As for political life, Rizk said it was a “grave mistake” to eliminate all political factions that took part in the alliance – spearheaded by the National Salvation Front – that formed to defeat former President Mohamed Morsi’s 2012 constitutional declaration.
“It is required that the space for freedom of opinion and expression, which is the pillar for political reform, be expanded. Political reform is what the president is about to do in the coming period, I believe,” added Rizk.
Rizk was also critical of the arrest of leading political figures in the fledgling Alliance for Hope coalition in June.
The Coalition for Hope included MPs, political party leaders, youth and journalists who were looking to enter the political arena and prepare to run in the upcoming 2020 parliamentary elections.
Former Member of Parliament Zyad Elelaimy, journalist Hisham Fouad, Multiples Group investment firm founder Omar El-Shenety, former presidential candidate Hamdeen Sabbahi’s campaign manager and journalist Hossam Moanis, Mostafa Abdel Moez Abdel Sattar, Independence Party supreme committee member Osama Abdel Aal Mohamed al-Aqbawy, Ahmed Abdel Galeel Hussein Ghoneim, and labor activist Hassan Mohamed Hussein Barbary have been held in remand detention since June, pending investigations before the State Security Prosecution.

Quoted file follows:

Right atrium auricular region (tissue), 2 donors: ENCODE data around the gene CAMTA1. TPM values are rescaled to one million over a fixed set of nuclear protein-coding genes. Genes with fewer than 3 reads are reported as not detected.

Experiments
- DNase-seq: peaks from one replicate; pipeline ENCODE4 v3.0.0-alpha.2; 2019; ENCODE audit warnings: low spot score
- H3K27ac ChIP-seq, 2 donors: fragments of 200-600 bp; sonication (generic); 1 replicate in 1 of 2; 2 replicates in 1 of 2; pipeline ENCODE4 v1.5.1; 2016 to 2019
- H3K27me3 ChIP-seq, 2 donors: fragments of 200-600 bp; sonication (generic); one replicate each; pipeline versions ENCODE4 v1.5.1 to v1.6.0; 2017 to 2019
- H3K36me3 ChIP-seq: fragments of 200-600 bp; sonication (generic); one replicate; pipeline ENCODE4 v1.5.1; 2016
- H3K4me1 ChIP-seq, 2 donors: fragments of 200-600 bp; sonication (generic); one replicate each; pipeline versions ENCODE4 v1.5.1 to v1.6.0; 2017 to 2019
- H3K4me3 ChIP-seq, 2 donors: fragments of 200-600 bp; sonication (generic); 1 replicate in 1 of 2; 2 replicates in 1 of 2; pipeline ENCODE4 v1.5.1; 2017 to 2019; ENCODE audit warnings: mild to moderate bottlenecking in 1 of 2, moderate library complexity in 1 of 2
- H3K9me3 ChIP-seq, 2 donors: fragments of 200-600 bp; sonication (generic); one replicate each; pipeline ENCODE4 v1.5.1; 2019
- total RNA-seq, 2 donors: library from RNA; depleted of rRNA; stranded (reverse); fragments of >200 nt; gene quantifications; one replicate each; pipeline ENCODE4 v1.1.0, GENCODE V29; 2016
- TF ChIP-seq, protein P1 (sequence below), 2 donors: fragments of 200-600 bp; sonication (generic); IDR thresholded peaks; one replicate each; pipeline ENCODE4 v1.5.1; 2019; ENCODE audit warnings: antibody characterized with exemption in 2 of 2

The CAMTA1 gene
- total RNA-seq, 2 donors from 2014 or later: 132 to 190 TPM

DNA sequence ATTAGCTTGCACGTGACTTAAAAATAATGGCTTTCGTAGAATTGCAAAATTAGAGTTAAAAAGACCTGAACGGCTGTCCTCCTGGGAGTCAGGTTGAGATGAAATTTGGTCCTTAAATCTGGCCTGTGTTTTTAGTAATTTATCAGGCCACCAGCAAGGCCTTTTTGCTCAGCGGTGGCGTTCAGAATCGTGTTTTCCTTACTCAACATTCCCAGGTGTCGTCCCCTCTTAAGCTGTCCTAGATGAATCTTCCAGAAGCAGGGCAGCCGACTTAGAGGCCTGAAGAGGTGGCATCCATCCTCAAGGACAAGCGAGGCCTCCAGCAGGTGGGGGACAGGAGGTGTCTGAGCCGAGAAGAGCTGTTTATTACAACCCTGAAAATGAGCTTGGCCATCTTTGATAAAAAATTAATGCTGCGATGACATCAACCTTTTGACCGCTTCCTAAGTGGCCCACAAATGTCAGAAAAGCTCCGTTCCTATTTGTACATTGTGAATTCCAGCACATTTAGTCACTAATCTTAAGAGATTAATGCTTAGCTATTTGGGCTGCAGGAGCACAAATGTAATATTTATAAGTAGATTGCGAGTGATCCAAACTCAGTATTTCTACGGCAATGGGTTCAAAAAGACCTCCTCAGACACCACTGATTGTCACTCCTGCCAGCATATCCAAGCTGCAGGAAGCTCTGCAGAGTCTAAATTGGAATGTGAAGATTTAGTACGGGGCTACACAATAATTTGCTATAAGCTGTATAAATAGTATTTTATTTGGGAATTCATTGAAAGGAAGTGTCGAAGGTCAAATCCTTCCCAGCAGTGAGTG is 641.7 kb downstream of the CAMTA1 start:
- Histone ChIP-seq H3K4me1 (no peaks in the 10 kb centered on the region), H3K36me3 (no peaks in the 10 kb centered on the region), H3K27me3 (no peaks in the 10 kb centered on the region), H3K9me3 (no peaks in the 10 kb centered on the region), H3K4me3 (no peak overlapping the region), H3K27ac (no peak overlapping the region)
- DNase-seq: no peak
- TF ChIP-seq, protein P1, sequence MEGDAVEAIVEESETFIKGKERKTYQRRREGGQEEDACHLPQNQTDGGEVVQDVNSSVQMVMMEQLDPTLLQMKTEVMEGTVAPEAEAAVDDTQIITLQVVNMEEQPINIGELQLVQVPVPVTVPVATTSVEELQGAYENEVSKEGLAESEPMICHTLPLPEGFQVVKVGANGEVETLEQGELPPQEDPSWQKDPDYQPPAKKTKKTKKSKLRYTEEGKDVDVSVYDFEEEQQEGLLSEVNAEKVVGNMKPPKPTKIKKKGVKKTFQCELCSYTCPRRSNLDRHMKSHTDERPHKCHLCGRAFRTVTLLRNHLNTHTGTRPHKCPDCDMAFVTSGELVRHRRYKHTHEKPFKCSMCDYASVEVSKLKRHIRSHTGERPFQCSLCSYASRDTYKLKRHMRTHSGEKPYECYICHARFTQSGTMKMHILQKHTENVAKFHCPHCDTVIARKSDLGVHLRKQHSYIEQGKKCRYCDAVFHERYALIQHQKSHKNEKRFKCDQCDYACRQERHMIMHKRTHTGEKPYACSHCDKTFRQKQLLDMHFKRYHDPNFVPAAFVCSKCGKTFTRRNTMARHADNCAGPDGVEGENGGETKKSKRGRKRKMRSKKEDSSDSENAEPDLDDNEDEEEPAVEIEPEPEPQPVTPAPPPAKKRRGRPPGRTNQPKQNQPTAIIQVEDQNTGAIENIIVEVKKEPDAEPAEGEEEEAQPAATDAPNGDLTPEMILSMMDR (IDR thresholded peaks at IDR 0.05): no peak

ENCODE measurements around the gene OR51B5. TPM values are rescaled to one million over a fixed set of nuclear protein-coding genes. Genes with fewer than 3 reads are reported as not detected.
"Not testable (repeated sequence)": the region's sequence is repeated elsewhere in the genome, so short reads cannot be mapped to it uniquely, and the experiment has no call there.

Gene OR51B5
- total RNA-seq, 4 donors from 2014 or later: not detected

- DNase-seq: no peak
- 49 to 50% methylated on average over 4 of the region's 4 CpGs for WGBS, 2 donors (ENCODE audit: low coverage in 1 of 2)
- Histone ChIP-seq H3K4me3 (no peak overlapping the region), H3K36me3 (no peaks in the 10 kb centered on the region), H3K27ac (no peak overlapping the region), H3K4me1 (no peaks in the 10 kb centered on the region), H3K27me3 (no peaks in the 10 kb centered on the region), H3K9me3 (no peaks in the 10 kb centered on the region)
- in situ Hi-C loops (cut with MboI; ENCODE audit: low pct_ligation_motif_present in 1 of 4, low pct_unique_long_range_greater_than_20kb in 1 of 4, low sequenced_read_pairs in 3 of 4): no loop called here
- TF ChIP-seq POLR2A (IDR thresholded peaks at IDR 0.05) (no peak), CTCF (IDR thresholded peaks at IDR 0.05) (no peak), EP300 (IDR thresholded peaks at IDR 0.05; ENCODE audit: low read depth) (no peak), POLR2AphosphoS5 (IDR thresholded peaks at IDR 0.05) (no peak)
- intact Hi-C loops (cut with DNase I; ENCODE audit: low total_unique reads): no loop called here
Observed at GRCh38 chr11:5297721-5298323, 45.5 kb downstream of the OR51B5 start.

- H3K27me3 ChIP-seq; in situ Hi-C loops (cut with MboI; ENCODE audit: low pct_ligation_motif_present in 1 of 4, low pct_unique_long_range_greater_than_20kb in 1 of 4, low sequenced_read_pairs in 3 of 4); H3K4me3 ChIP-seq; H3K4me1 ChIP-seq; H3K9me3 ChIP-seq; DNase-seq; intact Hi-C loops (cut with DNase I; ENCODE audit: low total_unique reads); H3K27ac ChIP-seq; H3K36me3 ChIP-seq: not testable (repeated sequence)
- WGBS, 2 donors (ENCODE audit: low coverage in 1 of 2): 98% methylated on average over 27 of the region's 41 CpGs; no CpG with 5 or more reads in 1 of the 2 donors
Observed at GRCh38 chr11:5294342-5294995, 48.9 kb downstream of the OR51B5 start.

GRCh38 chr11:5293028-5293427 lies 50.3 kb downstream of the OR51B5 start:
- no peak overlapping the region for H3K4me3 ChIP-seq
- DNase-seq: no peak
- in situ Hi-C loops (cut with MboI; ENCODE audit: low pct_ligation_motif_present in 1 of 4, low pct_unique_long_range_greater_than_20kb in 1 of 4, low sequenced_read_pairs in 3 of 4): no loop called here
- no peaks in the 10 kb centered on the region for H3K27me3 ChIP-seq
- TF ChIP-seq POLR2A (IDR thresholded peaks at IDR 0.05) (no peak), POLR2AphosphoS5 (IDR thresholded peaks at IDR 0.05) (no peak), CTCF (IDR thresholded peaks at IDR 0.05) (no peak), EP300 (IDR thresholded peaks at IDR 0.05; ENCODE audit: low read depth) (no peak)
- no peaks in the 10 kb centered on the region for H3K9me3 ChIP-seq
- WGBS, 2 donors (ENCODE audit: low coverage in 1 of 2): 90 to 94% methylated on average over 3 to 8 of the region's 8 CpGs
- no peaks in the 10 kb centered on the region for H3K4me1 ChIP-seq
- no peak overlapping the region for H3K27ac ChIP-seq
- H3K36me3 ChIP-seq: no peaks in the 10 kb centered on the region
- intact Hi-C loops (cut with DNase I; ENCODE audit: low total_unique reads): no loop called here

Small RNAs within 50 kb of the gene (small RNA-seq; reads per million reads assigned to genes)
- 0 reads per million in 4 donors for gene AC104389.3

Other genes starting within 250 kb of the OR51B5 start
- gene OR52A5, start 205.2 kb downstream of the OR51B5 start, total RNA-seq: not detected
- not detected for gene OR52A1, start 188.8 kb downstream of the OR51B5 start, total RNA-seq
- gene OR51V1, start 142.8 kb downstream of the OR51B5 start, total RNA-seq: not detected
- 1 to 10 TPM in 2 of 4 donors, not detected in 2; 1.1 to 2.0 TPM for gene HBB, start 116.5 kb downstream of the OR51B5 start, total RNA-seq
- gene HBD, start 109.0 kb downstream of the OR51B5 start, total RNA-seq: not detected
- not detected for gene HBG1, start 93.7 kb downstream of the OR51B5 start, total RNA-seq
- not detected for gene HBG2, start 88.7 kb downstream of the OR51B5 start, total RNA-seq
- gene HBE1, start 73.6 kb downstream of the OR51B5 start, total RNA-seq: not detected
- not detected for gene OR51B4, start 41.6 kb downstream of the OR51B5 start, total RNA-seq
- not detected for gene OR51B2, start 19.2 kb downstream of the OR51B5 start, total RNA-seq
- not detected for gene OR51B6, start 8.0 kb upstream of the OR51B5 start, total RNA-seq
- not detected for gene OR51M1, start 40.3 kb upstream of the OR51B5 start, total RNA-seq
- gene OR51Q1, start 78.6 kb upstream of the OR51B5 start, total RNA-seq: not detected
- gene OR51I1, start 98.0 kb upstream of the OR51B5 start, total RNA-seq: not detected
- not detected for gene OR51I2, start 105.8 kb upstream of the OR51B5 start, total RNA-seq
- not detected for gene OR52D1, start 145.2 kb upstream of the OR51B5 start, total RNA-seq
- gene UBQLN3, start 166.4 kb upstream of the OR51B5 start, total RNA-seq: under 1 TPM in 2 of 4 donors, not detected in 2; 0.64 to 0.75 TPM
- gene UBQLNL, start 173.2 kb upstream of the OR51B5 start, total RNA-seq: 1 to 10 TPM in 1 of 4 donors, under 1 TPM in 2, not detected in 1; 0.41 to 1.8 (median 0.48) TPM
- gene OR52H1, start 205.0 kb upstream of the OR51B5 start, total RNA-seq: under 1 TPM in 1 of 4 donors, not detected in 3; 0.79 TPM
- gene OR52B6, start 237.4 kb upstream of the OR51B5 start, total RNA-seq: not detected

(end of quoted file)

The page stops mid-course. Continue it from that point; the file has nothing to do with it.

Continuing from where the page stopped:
Despite these calls, the Supreme Judiciary Council instructed the Supreme Media Regulatory Council (SMRC) to prohibit media coverage of cases under investigation without prior permission from the public prosecution or a relevant court.
The council announced the decision in a statement released on Monday, citing the need to curtail “fake news” being reported around the death of the child named Ganna, who was reported to have been killed and raped by her uncle, allegations which the prosecution found to be false.
Citing an official source in the SMRC, the official Middle East News Agency reported that the council intends to inform all media outlets that the decision by the Supreme Judicial Council must be followed.
Meanwhile, Gamal Shawky, the head of the complaints committee at the SMRC, said that the committee had identified 128 pages and channels on Facebook, Twitter and YouTube that “incite violence, spread lies, fabricated stories and are connected to terrorist groups.” Shawky said he sent a report listing these pages to the council in order to refer them to the public prosecutor.